On Tuesday, we headed back to Portland, straight to Washington Park, where Kiesa's mother tried to take Calvin back to the Portland Children's Museum while Kiesa and I took MAX to Powell's. Calvin did not appreciate being left behind (even with his grandmother) and preferred to sulk in the car rather than going into the museum. Kiesa and I had a great time at Powell's; I started in East Asian guidebooks and looked at the Chinese language section before hitting Chinese history (where I found two hardcovers from 1940). Between the two of us we bought enough to get a free tote bag on checkout.

We rendezvoused with Calvin and Kiesa's mother at a local Thai restaurant, which featured a small front loader scooping gravel into a dump truck while we watched, followed by a sudden downpour. No one was quite sure what to do after lunch, so I suggested OMSI, and then tried to relay the directions given by my phone to get us there. We started in the turbine hall, where Calvin enjoyed the small-scale container dock and crane, but I wanted to play with the 75-ton gantry crane at the top of the room. We headed to the small children's play room, where Calvin managed to amuse himself until we decided it was time to leave, just in time to catch a bit more Portland rush-hour traffic on the way home.

On Wednesday, we drove back to Portland one last time to catch our flight to Sacramento for the second part of Thanksgiving. As we were checking in, the agent casually mentioned that our flight was going to be slightly delayed; we'd now be leaving around 16:15. Taken aback, I pointed out that was a four-hour delay and the agent mentioned that, yeah, it was. We checked our bags and then tried to figure out what to do with our extra four hours. We'd arrived two hours early, so we had six hours before our flight left. I called my family to let them know we'd be late (and probably wouldn't be able to visit the California State Railroad Museum as originally planned), and Kiesa called her mother to come back to pick us up. We headed down I-205 to the creatively-spelled Clackamas Towne Center mall to kill time (I had some chai and looked through a shop selling expensive tea and related paraphernalia) before eating lunch at The Olive Garden and heading back to the airport. I figured out our aircraft had been delayed by fog in Chicago-Midway; by checking our incoming aircraft I had a better idea when it would arrive than Southwest was announcing publicly. Calvin pulled out his new stash of Legos from Grandma and played with them as we were waiting, much to the enjoyment of a gradeschool boy sitting across from us, who joined him (and commented on Calvin's large vocabulary). When the plane finally arrived, just as it looked like we might actually board the plane, they announced that they were calling maintenance for an oil leak. Half an hour later, maintenance decided it wasn't a problem and we'd be flying to Sacramento after all -- nearly six hours late.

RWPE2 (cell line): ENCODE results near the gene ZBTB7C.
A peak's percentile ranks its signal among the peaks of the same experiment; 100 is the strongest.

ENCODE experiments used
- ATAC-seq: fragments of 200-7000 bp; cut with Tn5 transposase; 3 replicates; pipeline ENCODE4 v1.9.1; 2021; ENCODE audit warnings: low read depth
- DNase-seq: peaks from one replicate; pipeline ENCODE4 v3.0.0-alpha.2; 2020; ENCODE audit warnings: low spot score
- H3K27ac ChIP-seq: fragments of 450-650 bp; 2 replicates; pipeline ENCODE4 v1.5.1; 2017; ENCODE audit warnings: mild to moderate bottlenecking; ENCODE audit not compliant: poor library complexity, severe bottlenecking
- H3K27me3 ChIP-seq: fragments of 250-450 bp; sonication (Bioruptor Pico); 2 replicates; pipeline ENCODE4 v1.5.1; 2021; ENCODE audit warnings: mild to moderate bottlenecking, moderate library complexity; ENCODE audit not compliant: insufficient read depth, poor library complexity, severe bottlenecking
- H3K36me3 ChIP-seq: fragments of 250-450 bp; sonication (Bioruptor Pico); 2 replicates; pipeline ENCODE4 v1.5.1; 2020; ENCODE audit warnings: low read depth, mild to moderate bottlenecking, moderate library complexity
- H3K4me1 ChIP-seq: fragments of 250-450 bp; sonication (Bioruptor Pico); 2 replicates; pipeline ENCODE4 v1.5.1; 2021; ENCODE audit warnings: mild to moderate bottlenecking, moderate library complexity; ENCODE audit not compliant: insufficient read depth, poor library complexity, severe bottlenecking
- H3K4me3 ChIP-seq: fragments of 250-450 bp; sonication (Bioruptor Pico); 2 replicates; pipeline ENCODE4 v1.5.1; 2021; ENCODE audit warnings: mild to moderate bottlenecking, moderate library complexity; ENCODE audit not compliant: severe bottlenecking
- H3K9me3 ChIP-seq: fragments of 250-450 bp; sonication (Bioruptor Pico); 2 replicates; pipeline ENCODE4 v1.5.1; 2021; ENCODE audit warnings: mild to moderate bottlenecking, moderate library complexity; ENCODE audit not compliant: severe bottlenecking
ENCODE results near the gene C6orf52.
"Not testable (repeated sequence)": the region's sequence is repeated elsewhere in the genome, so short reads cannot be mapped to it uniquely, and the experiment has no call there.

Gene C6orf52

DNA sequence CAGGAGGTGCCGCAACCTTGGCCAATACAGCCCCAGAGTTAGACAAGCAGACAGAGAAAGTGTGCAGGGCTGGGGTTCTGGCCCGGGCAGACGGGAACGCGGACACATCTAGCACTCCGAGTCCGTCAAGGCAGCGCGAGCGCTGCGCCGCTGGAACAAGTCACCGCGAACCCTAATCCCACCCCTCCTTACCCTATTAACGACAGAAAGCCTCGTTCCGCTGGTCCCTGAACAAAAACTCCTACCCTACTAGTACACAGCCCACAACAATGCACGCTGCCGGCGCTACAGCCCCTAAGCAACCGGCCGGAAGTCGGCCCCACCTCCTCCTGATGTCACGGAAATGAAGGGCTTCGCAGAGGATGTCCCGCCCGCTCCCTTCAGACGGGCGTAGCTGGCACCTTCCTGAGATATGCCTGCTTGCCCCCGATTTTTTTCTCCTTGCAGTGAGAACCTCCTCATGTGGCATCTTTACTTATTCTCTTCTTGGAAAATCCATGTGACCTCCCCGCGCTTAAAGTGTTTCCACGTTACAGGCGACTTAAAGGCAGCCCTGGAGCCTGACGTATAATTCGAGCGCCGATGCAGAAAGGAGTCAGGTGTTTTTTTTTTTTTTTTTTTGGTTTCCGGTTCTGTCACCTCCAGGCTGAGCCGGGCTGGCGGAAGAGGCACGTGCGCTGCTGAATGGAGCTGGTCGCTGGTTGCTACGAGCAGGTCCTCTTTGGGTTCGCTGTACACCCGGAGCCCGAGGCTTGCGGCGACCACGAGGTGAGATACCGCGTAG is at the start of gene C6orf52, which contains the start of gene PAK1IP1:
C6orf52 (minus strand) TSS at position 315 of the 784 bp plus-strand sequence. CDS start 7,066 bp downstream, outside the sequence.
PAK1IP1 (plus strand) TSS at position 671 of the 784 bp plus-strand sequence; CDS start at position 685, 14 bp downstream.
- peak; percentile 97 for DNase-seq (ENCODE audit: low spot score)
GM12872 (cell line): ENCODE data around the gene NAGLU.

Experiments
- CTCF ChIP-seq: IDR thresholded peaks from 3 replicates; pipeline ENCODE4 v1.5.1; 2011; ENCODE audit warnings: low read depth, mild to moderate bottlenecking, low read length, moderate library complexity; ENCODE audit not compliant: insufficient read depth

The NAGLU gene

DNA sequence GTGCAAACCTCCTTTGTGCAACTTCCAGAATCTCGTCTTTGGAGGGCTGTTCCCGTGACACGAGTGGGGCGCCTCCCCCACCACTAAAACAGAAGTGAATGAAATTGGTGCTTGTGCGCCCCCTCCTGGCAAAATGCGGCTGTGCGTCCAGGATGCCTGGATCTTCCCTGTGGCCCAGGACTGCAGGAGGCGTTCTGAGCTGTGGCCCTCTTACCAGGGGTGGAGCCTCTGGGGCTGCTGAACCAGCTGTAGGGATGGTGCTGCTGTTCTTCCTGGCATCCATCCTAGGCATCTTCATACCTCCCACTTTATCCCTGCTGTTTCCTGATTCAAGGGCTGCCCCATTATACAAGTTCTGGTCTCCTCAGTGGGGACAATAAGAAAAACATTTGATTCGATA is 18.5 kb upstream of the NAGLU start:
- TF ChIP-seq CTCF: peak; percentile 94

We arrived in Sacramento's new Terminal B without further incident (apart from a minor confusion regarding the signs for shuttle busses to the rental cars) and picked up our rental car. The agent tried to up-sell us on a larger SUV for us and our luggage until Kiesa pointed out that we drove to the airport in a RAV4 -- which turned out to be smaller than the (two-wheel-drive) Ford Escape we ended up with. We'd missed the scheduled dinner to celebrate my father's sixtieth birthday (by the time we left the airport it was approaching 20:00 PST), so I found a Chipotle next to US 50 on our way to my grandparents' house and we stopped to pick up supper. Calvin fell asleep on the drive, and we successfully transferred him to his bed in the guest room on our arrival. I showed off some of the books I was reading to Willy, compared notes from our respective (and concurrent) trips to India this summer, and saw my father's pictures from Saudi Arabia before deciding it was time for bed.

nightly chats with bin laden would be better
- Scott Galvin, about Jaeger's nightly jobsearch talks with his parents,
14 October 2002